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28.01.2010 General News

Judge Detains Journalist

By Daily Guide
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EMMANUEL KUBI, a photo journalist with DAILY GUIDE, yesterday spent over five hellish hours in cells with several hardened criminals based on the orders of an Accra High Court judge, Justice James B. Benson.

The journalist was assaulted by about four wardens from the Ghana Prison Service before he was locked up. Inmates at the cell, after being told he is a journalist, further gave him the beating of his life.

They also robbed him of his money and inserted their fingers into his eyes.

Mr. Kubi said the cell inmates were angry at him and said since he was taking their photos to tell the whole world that they were criminals, they would prove to him the level of criminality in them.

The journalist was at the court to cover the case of the four armed robbers who killed a pastor of the Lighthouse Chapel in the presence of his six-month pregnant wife.

He was in the process of taking photos of the four criminals after they had been convicted when about four wardens from the Ghana Prison Service started to heckle him.

They reportedly seized his camera and gave him slaps when he protested.

Family members of the convicted persons, seeing the attitude of the wardens, joined in the free-for-all 'sanctioned' assault on the hapless journalist who was on an official assignment.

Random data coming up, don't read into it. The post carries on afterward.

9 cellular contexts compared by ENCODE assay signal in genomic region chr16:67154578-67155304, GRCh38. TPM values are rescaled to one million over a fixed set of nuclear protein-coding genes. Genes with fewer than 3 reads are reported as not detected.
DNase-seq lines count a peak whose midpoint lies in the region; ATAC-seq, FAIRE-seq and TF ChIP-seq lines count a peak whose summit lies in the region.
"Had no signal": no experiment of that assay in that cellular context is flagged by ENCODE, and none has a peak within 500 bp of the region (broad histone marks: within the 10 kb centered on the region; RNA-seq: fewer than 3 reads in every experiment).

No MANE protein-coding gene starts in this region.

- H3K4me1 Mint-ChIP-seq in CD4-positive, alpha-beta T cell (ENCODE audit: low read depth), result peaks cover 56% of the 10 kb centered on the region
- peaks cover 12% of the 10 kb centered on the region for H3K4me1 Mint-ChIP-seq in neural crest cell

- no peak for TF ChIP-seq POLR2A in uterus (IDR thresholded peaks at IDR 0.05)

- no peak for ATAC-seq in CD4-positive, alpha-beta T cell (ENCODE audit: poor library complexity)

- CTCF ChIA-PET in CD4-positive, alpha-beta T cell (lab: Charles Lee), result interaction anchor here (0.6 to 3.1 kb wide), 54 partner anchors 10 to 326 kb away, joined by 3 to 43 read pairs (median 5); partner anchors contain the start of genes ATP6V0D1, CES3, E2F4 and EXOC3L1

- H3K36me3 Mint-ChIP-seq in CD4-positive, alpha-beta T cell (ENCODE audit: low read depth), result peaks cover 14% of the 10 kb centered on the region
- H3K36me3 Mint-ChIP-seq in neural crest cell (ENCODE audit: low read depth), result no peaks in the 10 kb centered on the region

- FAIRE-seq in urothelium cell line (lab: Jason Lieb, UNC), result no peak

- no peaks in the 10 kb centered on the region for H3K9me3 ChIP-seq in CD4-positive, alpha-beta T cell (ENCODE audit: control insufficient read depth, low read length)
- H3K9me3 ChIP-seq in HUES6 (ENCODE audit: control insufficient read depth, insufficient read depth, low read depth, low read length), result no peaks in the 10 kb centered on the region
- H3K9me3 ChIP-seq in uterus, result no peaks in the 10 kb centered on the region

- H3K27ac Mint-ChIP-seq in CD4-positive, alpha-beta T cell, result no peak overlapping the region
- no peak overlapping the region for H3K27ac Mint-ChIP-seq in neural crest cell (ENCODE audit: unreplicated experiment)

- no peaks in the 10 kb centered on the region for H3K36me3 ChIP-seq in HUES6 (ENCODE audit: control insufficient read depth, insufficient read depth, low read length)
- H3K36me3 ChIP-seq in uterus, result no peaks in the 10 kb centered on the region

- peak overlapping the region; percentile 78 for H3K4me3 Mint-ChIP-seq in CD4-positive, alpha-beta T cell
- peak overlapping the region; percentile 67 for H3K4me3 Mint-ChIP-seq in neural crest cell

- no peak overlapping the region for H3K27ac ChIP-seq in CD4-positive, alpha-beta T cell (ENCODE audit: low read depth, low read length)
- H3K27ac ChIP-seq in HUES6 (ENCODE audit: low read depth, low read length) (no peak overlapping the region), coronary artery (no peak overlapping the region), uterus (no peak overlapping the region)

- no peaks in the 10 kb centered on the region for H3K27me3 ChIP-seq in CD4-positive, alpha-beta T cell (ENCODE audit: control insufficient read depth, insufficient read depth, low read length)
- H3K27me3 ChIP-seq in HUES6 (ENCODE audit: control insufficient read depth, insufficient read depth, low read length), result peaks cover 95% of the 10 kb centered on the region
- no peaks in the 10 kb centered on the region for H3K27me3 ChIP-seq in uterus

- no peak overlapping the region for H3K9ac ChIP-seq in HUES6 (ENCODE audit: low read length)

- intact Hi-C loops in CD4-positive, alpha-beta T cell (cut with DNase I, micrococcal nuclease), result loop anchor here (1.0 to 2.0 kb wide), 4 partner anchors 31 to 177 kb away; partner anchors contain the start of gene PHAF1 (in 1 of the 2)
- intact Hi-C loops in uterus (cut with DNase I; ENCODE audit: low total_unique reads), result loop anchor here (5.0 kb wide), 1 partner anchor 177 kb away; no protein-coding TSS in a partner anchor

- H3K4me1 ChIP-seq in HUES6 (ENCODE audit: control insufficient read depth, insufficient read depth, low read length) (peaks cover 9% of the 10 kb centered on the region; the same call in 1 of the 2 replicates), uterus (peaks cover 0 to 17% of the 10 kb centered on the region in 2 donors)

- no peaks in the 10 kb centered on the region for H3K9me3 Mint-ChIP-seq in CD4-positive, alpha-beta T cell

The said judge, on hearing the noise generated by the commotion, was reportedly told that Mr. Kubi was the cause of the disturbance, and without asking him any question, ordered that he be locked up immediately.

Desperate pleas from other journalists at the court did not get the prison wardens to release Mr. Kubi, as they claimed it was an order from a judge.

The judge permitted the release of the journalist about five hours later, and only after a niece of his, Ivy Benson, a journalist working with The Chronicle, pleaded for his release.

After his release, a frightened Emmanuel Kubi recounted his ordeal: “I was going for my camera from the officers when they told me that they have been ordered to put me in cells.

I did not see the judge myself, but after I came out, my other colleagues confirmed to me that the judge actually gave the order. I was very surprised because he did not give me any opportunity to give my side of the story”.

Mr. Kubi narrated further that after the convicts were sentenced, he came out of the courtroom to take some photos of them for a story. He said the convicts were by then being escorted by the prison officers, who rushed on him to prevent him from taking the photographs.

The warders, he recounted, forcibly snatched the camera from him for not seeking their permission first before taking the photographs. They then slapped him across the face when he resisted the seizure of his camera.

Mr. Kubi said he complained, asking why he had been physically assaulted in that manner without provocation, while on his official duty. He said this attracted a lot of people, creating noise at the courtyard.

Mr. Kubi said this was not the first time he had been assaulted while on duty as a journalist.

“My only disappointment is that prison officials would let this happen to me, and I was thrown in cells without trial or any explanation from me. It is wrong”, he added.

By Halifax Ansah-Addo and Mary Anane

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